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Sotheby’s Australia has been entrusted with the sale of the 1964 Melbourne Cup won by New Zealand horse Polo Prince (NZ). Held in a private Queensland collection since 1999, the 1964 Melbourne Cup was presented by the Governor General, William Sidney, 1st Viscount De L'Isle, to Mrs Edna Davis, co-owner of Polo Prince. The Cup will be auctioned by Sotheby’s Australia on 24 October 2017 in Sydney with an estimate of $70,000-90,000.

The Advertiser  |  Patrick McDonald

Syndicated: Cairns Post, The Courier-Mail, The Daily Telegraph, Gold Coast Bulletin, The Herald Sun, The Mercury, News.com.au, NT News

A FRENCH art deco figurine owned by South Australia’s Angas family for more than 90 years, depicting a Spanish flamenco dancer who famously married an Indian Maharajah, will be auctioned next month.

Dancer of Kapurthala, by renowned Paris-based, Romanian-born sculptor Demetre Chiparus, was purchased new by Ronald Fife Angas in the 1920s and has been in the family collection ever since.

Australian Financial Review  |  Peter Fish

Numerous major paintings were on offer, including an epic Arthur Boyd, a trio of paintings by Russell Drysdale and a host of works by Brett Whiteley – but it was the unexpected high-flyers that electrified auction-goers at Sotheby's last week.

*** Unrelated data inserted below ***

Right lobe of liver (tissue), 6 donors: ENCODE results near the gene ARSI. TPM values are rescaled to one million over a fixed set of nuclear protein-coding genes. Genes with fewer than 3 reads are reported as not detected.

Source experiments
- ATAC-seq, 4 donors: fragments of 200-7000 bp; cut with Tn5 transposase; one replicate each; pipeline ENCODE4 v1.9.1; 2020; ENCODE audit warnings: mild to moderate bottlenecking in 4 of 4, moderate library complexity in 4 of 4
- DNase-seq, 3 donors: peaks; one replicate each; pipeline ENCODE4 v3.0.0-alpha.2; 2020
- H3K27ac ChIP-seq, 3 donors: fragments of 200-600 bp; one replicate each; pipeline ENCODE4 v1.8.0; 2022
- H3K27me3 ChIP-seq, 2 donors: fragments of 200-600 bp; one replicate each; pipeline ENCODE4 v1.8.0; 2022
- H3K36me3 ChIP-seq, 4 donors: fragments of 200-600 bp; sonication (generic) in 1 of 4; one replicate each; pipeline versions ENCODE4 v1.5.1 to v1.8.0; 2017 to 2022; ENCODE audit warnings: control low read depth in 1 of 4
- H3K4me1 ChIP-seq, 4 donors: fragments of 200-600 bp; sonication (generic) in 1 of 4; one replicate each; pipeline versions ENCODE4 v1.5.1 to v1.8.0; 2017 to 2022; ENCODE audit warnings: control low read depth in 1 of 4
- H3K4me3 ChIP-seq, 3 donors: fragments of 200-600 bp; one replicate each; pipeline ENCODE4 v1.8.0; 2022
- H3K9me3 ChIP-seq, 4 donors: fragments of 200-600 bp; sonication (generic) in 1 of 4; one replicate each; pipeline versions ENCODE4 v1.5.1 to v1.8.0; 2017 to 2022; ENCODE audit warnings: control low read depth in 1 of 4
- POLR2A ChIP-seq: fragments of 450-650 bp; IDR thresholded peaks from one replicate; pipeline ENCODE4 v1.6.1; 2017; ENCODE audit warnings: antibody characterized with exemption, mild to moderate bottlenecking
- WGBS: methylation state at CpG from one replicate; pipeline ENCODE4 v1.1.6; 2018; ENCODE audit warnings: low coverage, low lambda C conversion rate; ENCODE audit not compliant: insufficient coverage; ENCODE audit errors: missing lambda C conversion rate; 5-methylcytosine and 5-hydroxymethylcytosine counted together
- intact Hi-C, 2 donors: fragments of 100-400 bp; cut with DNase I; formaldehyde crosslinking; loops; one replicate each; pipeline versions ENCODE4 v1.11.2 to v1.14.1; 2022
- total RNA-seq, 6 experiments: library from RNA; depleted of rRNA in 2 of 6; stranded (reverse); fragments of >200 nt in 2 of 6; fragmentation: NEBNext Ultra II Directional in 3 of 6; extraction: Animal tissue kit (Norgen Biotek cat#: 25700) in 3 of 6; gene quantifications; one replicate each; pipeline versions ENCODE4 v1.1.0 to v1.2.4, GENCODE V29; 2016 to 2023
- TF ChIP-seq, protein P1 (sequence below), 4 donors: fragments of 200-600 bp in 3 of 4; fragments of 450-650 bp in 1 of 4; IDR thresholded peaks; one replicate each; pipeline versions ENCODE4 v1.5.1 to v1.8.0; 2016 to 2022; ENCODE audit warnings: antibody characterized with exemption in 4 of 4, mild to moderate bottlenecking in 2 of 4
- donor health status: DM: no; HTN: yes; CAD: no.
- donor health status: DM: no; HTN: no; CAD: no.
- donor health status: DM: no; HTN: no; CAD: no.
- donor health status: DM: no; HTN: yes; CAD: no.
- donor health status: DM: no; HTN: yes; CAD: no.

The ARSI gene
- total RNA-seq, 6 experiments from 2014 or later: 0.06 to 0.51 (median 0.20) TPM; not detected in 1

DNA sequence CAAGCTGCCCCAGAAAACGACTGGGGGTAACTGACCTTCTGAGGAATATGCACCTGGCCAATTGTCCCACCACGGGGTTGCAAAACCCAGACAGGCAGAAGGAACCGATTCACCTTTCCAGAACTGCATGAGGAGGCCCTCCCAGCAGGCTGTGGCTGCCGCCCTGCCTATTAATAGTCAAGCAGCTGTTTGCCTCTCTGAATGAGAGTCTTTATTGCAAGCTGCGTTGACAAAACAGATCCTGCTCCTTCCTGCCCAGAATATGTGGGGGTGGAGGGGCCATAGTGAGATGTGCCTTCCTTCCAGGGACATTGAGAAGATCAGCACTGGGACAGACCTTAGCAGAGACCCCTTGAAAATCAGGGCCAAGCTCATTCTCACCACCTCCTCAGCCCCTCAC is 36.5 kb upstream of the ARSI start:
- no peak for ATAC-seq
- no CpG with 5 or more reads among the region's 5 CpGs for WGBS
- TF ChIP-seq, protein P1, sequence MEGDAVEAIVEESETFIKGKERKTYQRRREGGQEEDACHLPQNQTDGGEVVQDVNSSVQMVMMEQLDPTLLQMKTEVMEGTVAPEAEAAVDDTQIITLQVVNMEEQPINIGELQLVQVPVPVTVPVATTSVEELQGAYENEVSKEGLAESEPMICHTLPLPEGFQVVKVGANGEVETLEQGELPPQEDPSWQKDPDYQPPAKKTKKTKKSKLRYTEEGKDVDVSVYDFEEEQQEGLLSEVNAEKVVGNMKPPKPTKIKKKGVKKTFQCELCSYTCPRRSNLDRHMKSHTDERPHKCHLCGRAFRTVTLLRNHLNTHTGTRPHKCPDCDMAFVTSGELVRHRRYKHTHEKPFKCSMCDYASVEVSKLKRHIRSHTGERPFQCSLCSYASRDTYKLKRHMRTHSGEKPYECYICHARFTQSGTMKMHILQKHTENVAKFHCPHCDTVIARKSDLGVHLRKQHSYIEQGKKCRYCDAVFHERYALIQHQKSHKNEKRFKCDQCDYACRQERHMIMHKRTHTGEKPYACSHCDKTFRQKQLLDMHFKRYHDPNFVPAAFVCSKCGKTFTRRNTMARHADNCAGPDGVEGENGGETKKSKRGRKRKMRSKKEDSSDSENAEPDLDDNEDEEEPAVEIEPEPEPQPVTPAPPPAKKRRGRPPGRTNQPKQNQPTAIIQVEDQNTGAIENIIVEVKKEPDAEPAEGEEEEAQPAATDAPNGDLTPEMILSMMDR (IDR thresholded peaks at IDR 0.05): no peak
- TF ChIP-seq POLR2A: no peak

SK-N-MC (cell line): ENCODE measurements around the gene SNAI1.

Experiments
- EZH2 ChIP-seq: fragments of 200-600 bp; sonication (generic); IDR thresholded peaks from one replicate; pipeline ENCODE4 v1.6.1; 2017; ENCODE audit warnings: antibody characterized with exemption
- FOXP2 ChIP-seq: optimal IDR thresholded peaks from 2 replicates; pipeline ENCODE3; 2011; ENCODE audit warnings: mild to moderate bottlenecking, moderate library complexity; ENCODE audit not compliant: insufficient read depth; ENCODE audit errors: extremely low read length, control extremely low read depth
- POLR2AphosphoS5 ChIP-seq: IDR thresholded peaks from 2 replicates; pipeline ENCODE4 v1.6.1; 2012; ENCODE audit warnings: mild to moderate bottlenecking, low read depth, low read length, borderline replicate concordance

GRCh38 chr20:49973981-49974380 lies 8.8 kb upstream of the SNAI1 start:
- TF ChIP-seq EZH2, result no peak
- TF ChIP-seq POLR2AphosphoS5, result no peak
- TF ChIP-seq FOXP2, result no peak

The Australian-owned firm, which last year emerged at the top of the major league of art auctioneers by turnover, has a reputation for attracting top works and pitching its estimates at close to what buyers are likely to pay. While many of the prices realised at its sale in Sydney on August 16 were broadly in line with expectations, the firm's chairman, Geoffrey Smith – whose meticulous research is a byword in the business – clearly got a few surprises.

Australian Auction Review

Arthur Boyd’s Moby Dick Hill sold for $1.2 million at Sotheby’s Australia’s Sydney August 16 sale and became the third highest priced work at auction for the artist.

Sotheby’s Australia chairman Geoffrey Smith said the result was a testament to the genius of an artist who, following World War II, encapsulated the urgency and vitality of an Expressionist style that contributed significantly to the history and development of 20th century Australian art.

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